Assorted links

by on February 12, 2009 at 9:04 am in Web/Tech | Permalink

1. The Political Economy of the Financial Crisis, by the excellent Roger Congleton.

2. How to trick your three-year-old.

3. Markets in everything, Japan edition once again.

4. Serotonin and financial risk?

5. Arctic unicorns, worth a view.

6. Small ideas for a much better world.

Melpomene February 12, 2009 at 9:18 am

All those arctic unicorns you see there are dead by now thanks to poaching.

k February 12, 2009 at 11:04 am

trick yoy child
It can backfire, my wife and me asked the Dr in front of our 3 yo daughter how to make her eay more. The Dr said dont worry , she can it what she want and she know how much to eat. Know every time she dont want to eat , se days “dr P.. said…

Daniel February 12, 2009 at 11:21 am

Hmmm….talking about how to trick 3 year olds will just make the public misunderstand economists even more. :)

Thelonious_Nick February 12, 2009 at 11:45 am

I have a three-year old and found the article interesting. I too find that framing a question differently can produce better results. If a certain behavior is both annoying and potentially harmful, then emphasize the harm aspect. However, those techniques that verge into outright lying make me very uncomfortable, even with my young son.

I think many parents are uncomfortable with their children crying under any circumstances. Having many younger siblings, I long ago became inured to crying, especially when it’s used a form of manipulation. If my son needs to change his behavior, and he won’t accept a reasonable explanation, then a time-out or simply removing him from the offending situation seem to work fine, albeit with a few tears that pass quickly. I think understanding that he won’t always get his way improve his behavior in the long run, also.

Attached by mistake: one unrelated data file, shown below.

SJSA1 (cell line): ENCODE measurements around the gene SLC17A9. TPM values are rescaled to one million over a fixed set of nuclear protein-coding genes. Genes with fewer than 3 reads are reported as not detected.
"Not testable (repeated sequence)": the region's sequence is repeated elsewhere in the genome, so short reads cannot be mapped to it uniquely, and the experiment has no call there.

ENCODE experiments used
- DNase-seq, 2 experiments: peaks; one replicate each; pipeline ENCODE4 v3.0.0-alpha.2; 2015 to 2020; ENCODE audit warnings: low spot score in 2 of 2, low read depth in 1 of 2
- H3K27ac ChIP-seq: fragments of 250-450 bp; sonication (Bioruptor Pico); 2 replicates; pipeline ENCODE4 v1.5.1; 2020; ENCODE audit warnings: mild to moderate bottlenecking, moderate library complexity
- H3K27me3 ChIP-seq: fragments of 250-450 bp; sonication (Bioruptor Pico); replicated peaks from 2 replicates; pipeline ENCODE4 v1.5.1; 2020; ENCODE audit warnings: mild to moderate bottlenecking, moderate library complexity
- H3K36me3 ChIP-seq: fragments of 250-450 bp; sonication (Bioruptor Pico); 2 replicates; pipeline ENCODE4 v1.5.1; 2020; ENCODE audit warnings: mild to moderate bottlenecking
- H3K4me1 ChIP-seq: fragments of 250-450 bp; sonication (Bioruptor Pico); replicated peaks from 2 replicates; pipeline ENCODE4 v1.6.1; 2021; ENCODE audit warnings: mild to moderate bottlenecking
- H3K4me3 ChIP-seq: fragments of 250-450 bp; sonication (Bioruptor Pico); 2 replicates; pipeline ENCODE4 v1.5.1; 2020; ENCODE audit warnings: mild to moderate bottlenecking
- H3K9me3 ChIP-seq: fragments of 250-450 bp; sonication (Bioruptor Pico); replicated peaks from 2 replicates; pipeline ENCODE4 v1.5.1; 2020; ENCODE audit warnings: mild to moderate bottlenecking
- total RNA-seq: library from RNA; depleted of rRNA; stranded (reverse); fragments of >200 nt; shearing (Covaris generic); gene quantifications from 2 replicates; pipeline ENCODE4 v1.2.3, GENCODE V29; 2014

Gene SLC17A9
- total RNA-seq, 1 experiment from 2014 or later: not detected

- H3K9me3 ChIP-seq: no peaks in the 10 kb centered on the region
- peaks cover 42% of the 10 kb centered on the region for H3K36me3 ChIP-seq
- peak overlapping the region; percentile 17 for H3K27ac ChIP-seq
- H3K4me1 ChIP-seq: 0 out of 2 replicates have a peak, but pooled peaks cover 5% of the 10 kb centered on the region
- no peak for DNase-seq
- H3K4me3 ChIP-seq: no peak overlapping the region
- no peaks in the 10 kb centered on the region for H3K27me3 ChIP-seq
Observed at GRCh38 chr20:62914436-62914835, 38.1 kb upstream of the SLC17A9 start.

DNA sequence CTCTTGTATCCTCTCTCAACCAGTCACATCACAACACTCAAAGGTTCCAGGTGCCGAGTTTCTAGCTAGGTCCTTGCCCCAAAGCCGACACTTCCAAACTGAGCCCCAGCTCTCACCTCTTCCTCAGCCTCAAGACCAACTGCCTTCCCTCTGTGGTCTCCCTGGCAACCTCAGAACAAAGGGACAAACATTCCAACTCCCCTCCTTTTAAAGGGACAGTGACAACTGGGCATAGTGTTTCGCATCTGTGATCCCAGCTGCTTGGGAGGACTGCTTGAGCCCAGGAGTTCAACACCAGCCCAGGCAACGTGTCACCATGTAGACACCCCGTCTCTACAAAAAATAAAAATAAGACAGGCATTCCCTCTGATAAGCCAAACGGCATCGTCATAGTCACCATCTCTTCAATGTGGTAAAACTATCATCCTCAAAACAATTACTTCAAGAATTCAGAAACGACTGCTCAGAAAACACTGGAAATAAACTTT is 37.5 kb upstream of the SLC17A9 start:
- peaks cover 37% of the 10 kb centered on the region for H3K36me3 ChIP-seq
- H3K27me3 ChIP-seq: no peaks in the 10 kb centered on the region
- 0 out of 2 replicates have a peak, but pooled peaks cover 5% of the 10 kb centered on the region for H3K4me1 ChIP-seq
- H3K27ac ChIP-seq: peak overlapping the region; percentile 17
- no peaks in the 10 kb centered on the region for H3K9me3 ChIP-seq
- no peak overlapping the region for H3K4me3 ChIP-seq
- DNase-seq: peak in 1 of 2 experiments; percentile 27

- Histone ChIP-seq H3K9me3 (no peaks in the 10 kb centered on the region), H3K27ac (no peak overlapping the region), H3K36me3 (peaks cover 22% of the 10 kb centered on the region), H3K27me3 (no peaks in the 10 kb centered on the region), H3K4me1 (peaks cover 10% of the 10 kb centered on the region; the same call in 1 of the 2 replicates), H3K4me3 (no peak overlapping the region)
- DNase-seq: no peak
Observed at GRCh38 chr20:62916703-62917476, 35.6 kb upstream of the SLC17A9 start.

The hard part for me is separating the areas where a child should be allowed to say no. Safety, bathtimes, and polite behavior in public are not negotiable. Certain other areas I let him have more control.

Joen February 12, 2009 at 12:27 pm

I remember something … my father saying “Don’t do that” … me doing … a wack on the face … and the feeling of doing it again gone…

derek February 12, 2009 at 1:17 pm

That Congleton article was worthless. Even the conclusions were vapid.

B February 12, 2009 at 2:03 pm

That “how to trick your 3 year old” article reads like a TSA instruction manual or the 2001-2009 Republican Party platform.

Anonymous February 12, 2009 at 2:08 pm

No mention of credit default swaps in the paper. This is a major component of the financial crisis. Why isn’t it mentioned?

Michael Drake February 12, 2009 at 10:35 pm

Are narwhal skeptical about the existence of tuskless whales?

Comments on this entry are closed.

Previous post:

Next post: